• December 10th, 2018
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Skinned cattle head is not a ‘caricature’


war of words seems to be brewing between a resident of Swakopmund and his councillor, both descendants of the victims and perpetrators, respectively, of the 1904 to 1908 genocide committed against the Namibian people by armed forces of Imperial Germany.

This is because a skinned cattle head had been added to a monument in the Swakopmund cemetery. This in honour, among others, of those who perished in a concentration camp in Swakopmund during the 1904 to 1908 genocide and lately in honour of Ovaherero Paramount Chief, the late Dr Kuaima Riruako.

Not that the late Paramount Chief may have been laid to rest there. But because of his championing campaign to have those who perished in the 1904 to 1908 wars and attendant genocide forever be remembered and honoured, and to get successive governments of the Federal Republic of Germany acknowledge the atrocities of their predecessor Imperial regime, and ultimately have this government atone to such atrocities, especially to the descendants of the victims.

Yes, one would understand that monuments must have a certain standard and they must be maintained, kept and preserved. And are of sentimental-cultural value, variously so to different residents, and visitors alike. Thus ordinarily there should have been consensus and the necessary understanding among the residents of the town of Swakopmund in view of the cosmopolitan culture that may exist in this town before ritualising this monument ala the Ovaherero and Ovambanderu culture with a skinned cattle head.

However, ritualising the monument with a skinned cattle head can and should not be seen as a malicious act – this being a cultural practice common among the Ovaherero and Ovambanderu to honour the spirits of their ancestors and their heritage.

In this instance this skinned cattle head is honouring the spirits of thousands of Namibians who perished in the concentration camps in Swakopmund. Thus, other than this skinned cattle head being a ‘caricature’ as the aggrieved resident dismisses and ridicules it, insisting on its removal, it is a cultural practice of great sentimental value to a section of the residents of Swakopmund. Yes, there may have been an oversight on the part of those who engineered that this skinned cattle be added to the monument, in not consulting fellows from other cultural backgrounds other than the Ovaherero and Ovambanderu because this monument is a national heritage representing many others than only Ovaherero and Ovambanderu who perished in the concentration camps. Thus, there must have been that sensitivity in the beginning. But as much those to whom such a cultural practice may be alien, and who are now agitating for its removal as seeing it as ‘unsightly’, they must show the necessary sensitivity rather than bluntly and blindly in an emotive rage, which may be racially inspired and motivated, gunning for its removal.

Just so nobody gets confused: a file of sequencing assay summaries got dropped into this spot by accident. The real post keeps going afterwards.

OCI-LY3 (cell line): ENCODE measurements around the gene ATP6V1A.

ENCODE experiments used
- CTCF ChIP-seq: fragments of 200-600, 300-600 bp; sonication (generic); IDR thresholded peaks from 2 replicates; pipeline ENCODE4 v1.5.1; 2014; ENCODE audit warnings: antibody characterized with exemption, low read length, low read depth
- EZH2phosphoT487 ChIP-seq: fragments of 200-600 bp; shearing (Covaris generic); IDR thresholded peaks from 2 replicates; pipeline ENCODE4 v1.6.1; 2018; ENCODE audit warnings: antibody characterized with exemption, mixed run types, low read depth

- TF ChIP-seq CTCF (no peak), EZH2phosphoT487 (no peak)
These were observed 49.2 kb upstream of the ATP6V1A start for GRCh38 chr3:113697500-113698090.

For like the concerned resident seems to suggest, it is by no means meant as a desecration of this monument but to enrich it ala the culture of a section of people, who are for that matter part and parcel of the sad history that this monument may represent and cannot be disowned and alienated from this history and monument.

One cannot agree more with the concerned resident that before the skinned cattle head was put on top of the monument, those who wanted this to be done should ordinarily have applied to the town council for the necessary addition to the monument they had wished. But to describe this skinned cattle head as a ‘grotesque unsightly caricature’ is not only an exaggeration but also being insensitive to the culture of fellows. Fellows who very much share this common history in no less measure. As much the language in which the complaint is couched is as much irresponsible, insensitive and non-reconciliatory. Especially in this month when a section, if not the whole country, is commemorating the first anniversary since the departure of the late Ovaherero Paramount Chief. The ‘them’ and ‘us’ attitude which is not the right approach given the sensitivity of the matter.

Simply, two wrongs do not make a right. All the parties in view of their shared history must just come around the table and address this matter the way it needs addressing, with the necessary wisdom and camaraderie rather than unnecessary polarising it!

New Era Reporter
2015-06-05 09:54:50 3 years ago

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